I store pre packaged rice mixes, Broccoli and Cheese being a favorite. Mix a can of Salmon with prepared Rice Mix
Survival is what you do in response to a threat; it’s the actions you take *after* the fact. You are forced to make decisions and take action, regardless of whether you know what to do or not. Once an event happens, every action you make will affect your outcome and whether you make it through safe or alive.
In contrast, Preparedness is what you do *before* an event; it’s the proactive steps you take in order to make your survival easier to achieve. If you have prepared enough, your chances of surviving increase. Learn what to do before you need to do it. Learn how to store your food properly, know which methods really make water safe to drink, know which gear to buy and which wastes your money.
Key Points: While not critical for sustaining life, fruits and vegetables are a welcome addition to any food storage program for the health benefits, variety, and to help you save money on your day to day grocery shopping.
There are three different options for obtaining your preserved produce: *Grow your own and dehydrate/can/freeze it yourself *Purchase it in bulk and dehydrate/can/freeze it yourself *Purchase commercially preserved fruits and vegetables Growing Your Own Fruits and Vegetables
Learn to grow your own foods. This can range from just planting a peach tree and growing some tomatoes in a container, to a full-fledged farm-type situation.
Our favorite method to use for growing vegetables is square foot gardening which allows you to grow a LOT of veggies in a small space.
If you have space and don’t mind the mess fruit trees and vines can be a great cost-savings. You can also try to ask neighbors with fruit trees if you can pick their excess fruit.
Dehydrated Dehydrated fruit makes a great snack with things like banana chips, craisins, dried apples, etc.
Dehydrated vegetables are wonderful additions to soups/stews. Items such as dehydrated onions can save you time and hassle in your everyday cooking.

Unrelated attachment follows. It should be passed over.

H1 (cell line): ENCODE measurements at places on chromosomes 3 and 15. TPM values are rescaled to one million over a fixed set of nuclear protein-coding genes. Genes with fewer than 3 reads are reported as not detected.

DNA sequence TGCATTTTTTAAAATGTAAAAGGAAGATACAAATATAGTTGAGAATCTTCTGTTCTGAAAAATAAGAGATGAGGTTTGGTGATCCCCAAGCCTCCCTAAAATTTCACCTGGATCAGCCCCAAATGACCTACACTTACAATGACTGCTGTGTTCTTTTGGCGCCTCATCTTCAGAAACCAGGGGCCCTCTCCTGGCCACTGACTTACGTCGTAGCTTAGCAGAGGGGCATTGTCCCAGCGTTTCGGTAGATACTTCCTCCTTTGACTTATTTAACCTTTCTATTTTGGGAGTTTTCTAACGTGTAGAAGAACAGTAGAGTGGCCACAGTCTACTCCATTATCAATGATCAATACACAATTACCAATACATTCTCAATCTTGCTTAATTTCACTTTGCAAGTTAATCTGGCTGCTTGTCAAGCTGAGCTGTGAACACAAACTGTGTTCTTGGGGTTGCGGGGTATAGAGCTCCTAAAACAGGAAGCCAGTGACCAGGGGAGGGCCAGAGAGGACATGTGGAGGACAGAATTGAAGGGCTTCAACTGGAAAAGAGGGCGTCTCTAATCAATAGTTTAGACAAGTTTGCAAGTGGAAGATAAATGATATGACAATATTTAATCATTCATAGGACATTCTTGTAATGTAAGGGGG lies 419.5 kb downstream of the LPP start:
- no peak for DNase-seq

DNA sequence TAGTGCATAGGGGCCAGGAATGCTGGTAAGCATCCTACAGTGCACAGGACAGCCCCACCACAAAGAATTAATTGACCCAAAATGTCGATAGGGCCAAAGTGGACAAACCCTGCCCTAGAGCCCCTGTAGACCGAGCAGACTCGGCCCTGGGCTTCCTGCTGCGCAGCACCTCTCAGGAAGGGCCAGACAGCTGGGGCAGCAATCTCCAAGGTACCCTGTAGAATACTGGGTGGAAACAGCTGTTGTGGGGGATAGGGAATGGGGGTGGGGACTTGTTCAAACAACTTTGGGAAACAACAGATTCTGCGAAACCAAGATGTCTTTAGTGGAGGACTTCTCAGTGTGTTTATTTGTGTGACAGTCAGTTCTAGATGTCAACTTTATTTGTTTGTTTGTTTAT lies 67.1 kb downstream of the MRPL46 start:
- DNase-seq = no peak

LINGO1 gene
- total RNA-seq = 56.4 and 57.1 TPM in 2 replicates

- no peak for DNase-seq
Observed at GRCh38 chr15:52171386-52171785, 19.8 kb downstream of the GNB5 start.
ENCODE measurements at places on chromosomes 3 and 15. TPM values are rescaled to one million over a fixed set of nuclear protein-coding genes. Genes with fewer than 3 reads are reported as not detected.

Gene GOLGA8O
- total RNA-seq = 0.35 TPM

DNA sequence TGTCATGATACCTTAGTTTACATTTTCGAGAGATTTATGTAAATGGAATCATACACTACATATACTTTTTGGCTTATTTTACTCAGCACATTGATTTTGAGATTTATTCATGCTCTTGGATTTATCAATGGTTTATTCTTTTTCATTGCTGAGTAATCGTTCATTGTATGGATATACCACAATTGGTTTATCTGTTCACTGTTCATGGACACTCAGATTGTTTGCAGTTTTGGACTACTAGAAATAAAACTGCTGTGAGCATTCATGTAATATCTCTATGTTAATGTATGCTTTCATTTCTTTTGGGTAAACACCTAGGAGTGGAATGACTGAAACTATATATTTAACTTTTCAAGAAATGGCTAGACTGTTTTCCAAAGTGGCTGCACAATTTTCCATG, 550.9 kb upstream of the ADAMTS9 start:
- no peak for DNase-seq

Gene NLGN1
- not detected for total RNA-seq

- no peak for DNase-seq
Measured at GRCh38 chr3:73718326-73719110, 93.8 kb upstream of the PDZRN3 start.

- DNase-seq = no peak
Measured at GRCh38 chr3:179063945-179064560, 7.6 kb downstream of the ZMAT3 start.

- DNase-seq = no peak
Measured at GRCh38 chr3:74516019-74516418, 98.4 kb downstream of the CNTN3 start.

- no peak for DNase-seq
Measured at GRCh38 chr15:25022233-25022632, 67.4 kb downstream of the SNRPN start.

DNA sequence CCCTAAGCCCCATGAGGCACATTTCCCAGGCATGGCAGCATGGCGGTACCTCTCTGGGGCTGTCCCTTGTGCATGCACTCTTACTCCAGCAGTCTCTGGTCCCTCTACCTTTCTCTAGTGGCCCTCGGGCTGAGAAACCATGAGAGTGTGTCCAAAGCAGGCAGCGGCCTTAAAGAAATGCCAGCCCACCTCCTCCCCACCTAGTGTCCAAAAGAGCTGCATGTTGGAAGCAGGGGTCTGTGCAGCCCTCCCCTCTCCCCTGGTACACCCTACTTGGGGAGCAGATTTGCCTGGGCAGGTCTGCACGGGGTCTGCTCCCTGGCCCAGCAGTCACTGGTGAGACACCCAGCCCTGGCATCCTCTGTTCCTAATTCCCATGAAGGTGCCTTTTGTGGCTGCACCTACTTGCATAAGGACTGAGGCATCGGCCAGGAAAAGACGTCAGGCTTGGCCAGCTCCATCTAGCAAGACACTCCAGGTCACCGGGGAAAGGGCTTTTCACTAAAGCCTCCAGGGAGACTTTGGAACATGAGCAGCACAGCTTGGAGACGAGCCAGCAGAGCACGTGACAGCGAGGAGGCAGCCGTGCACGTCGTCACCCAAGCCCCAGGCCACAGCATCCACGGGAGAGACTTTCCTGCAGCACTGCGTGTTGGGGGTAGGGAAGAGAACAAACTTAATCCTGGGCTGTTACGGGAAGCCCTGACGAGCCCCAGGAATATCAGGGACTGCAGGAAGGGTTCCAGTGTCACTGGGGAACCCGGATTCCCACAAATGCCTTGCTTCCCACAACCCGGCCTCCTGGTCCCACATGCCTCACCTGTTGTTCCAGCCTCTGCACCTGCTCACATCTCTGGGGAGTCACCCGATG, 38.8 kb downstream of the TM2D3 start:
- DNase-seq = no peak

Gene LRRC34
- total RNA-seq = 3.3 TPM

You can purchase a food dehydrator like this one, or learn to make your own here.
If you don’t want to go through the hassle of dehydrating foods on your own, you can purchase a lot of the items at stores like Emergency Essentials: www.beprepared.com
You can bottle a wide variety of things such as salsa, pie fillings, applesauce, juice, spaghetti sauce, almost any fruit or vegetable, pickles, all sorts of jams and jellies, etc.
If you can get fresh fruits/vegetables for free or at a significant discount, then canning them yourself can save you a LOT of money over cans from the store.
Home-bottled foods have less preservatives, taste better, and you can adjust the amounts of sugar you use to fit your family’s preferences.
Bottling can be a fun bonding experience with friends/family and also it is a great way to build up your whole year supply of items all at one time.
If you choose to purchase cans of fruits and vegetables, you can either purchase a extra few cans each time you shop until you have built up your year supply or stock up when there are good sales.
If you have an extra freezer then frozen fruits and vegetables are another great option. If there is a water shortage then you don’t want to have all your foods be dehydrated.
Freezing produce takes much less time and preparation than home bottling, and can often be done using less sugar or other preservatives.
If you don’t have home-grown foods, you can purchase fresh produce in bulk to freeze, or simply buy bags of frozen fruits and vegetables and try to use sales and coupons.